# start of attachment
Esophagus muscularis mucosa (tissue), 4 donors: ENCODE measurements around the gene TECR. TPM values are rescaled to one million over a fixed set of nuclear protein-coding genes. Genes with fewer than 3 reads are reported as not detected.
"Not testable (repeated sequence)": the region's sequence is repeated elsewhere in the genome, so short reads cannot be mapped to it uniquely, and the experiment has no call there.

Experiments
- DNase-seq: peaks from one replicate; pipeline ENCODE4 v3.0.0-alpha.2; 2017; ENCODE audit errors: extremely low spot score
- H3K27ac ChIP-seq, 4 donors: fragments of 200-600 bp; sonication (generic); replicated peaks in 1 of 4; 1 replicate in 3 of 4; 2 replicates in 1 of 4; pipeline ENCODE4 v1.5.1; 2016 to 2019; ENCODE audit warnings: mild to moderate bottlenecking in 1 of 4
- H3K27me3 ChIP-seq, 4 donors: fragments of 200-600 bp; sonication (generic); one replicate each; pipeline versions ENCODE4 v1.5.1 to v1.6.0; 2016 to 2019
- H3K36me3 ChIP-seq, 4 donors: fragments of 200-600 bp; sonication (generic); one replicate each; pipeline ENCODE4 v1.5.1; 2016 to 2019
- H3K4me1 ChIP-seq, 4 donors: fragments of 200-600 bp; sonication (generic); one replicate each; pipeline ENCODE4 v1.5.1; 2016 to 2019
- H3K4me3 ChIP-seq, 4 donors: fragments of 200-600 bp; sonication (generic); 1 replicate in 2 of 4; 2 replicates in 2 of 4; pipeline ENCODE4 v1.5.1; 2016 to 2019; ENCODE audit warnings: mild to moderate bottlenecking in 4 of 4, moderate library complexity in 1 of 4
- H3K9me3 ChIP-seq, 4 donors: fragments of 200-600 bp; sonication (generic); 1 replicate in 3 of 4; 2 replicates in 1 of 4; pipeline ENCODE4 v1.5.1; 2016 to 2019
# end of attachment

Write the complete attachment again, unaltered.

Esophagus muscularis mucosa (tissue), 4 donors: ENCODE measurements around the gene TECR. TPM values are rescaled to one million over a fixed set of nuclear protein-coding genes. Genes with fewer than 3 reads are reported as not detected.
"Not testable (repeated sequence)": the region's sequence is repeated elsewhere in the genome, so short reads cannot be mapped to it uniquely, and the experiment has no call there.

Experiments
- DNase-seq: peaks from one replicate; pipeline ENCODE4 v3.0.0-alpha.2; 2017; ENCODE audit errors: extremely low spot score
- H3K27ac ChIP-seq, 4 donors: fragments of 200-600 bp; sonication (generic); replicated peaks in 1 of 4; 1 replicate in 3 of 4; 2 replicates in 1 of 4; pipeline ENCODE4 v1.5.1; 2016 to 2019; ENCODE audit warnings: mild to moderate bottlenecking in 1 of 4
- H3K27me3 ChIP-seq, 4 donors: fragments of 200-600 bp; sonication (generic); one replicate each; pipeline versions ENCODE4 v1.5.1 to v1.6.0; 2016 to 2019
- H3K36me3 ChIP-seq, 4 donors: fragments of 200-600 bp; sonication (generic); one replicate each; pipeline ENCODE4 v1.5.1; 2016 to 2019
- H3K4me1 ChIP-seq, 4 donors: fragments of 200-600 bp; sonication (generic); one replicate each; pipeline ENCODE4 v1.5.1; 2016 to 2019
- H3K4me3 ChIP-seq, 4 donors: fragments of 200-600 bp; sonication (generic); 1 replicate in 2 of 4; 2 replicates in 2 of 4; pipeline ENCODE4 v1.5.1; 2016 to 2019; ENCODE audit warnings: mild to moderate bottlenecking in 4 of 4, moderate library complexity in 1 of 4
- H3K9me3 ChIP-seq, 4 donors: fragments of 200-600 bp; sonication (generic); 1 replicate in 3 of 4; 2 replicates in 1 of 4; pipeline ENCODE4 v1.5.1; 2016 to 2019